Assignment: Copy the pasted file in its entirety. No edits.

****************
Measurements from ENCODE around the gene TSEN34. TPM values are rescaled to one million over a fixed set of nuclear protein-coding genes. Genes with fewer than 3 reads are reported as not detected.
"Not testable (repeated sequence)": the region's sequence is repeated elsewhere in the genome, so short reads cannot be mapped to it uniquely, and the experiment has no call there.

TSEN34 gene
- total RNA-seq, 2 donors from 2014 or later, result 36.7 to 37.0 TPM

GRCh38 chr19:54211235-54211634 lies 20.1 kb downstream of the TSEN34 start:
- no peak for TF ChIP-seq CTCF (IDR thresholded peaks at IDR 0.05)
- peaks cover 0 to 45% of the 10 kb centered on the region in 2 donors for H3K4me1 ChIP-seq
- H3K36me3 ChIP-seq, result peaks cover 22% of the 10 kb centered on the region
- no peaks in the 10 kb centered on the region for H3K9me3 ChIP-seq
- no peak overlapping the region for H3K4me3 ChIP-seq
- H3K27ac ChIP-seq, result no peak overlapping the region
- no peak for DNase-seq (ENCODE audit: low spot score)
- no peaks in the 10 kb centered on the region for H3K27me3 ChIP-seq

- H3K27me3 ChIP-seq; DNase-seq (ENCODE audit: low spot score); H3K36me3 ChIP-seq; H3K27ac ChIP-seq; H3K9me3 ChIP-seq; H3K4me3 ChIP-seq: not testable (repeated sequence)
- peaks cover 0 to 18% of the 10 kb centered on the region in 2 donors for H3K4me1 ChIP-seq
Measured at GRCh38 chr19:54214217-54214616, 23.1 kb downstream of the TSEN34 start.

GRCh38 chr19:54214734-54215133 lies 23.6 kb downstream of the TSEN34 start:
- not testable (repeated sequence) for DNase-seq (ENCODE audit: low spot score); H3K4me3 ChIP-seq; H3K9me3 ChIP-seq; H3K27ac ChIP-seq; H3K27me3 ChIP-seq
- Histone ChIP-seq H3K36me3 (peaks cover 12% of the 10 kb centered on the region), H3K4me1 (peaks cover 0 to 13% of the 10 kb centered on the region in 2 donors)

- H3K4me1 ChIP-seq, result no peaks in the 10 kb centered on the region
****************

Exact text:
Measurements from ENCODE around the gene TSEN34. TPM values are rescaled to one million over a fixed set of nuclear protein-coding genes. Genes with fewer than 3 reads are reported as not detected.
"Not testable (repeated sequence)": the region's sequence is repeated elsewhere in the genome, so short reads cannot be mapped to it uniquely, and the experiment has no call there.

TSEN34 gene
- total RNA-seq, 2 donors from 2014 or later, result 36.7 to 37.0 TPM

GRCh38 chr19:54211235-54211634 lies 20.1 kb downstream of the TSEN34 start:
- no peak for TF ChIP-seq CTCF (IDR thresholded peaks at IDR 0.05)
- peaks cover 0 to 45% of the 10 kb centered on the region in 2 donors for H3K4me1 ChIP-seq
- H3K36me3 ChIP-seq, result peaks cover 22% of the 10 kb centered on the region
- no peaks in the 10 kb centered on the region for H3K9me3 ChIP-seq
- no peak overlapping the region for H3K4me3 ChIP-seq
- H3K27ac ChIP-seq, result no peak overlapping the region
- no peak for DNase-seq (ENCODE audit: low spot score)
- no peaks in the 10 kb centered on the region for H3K27me3 ChIP-seq

- H3K27me3 ChIP-seq; DNase-seq (ENCODE audit: low spot score); H3K36me3 ChIP-seq; H3K27ac ChIP-seq; H3K9me3 ChIP-seq; H3K4me3 ChIP-seq: not testable (repeated sequence)
- peaks cover 0 to 18% of the 10 kb centered on the region in 2 donors for H3K4me1 ChIP-seq
Measured at GRCh38 chr19:54214217-54214616, 23.1 kb downstream of the TSEN34 start.

GRCh38 chr19:54214734-54215133 lies 23.6 kb downstream of the TSEN34 start:
- not testable (repeated sequence) for DNase-seq (ENCODE audit: low spot score); H3K4me3 ChIP-seq; H3K9me3 ChIP-seq; H3K27ac ChIP-seq; H3K27me3 ChIP-seq
- Histone ChIP-seq H3K36me3 (peaks cover 12% of the 10 kb centered on the region), H3K4me1 (peaks cover 0 to 13% of the 10 kb centered on the region in 2 donors)

- H3K4me1 ChIP-seq, result no peaks in the 10 kb centered on the region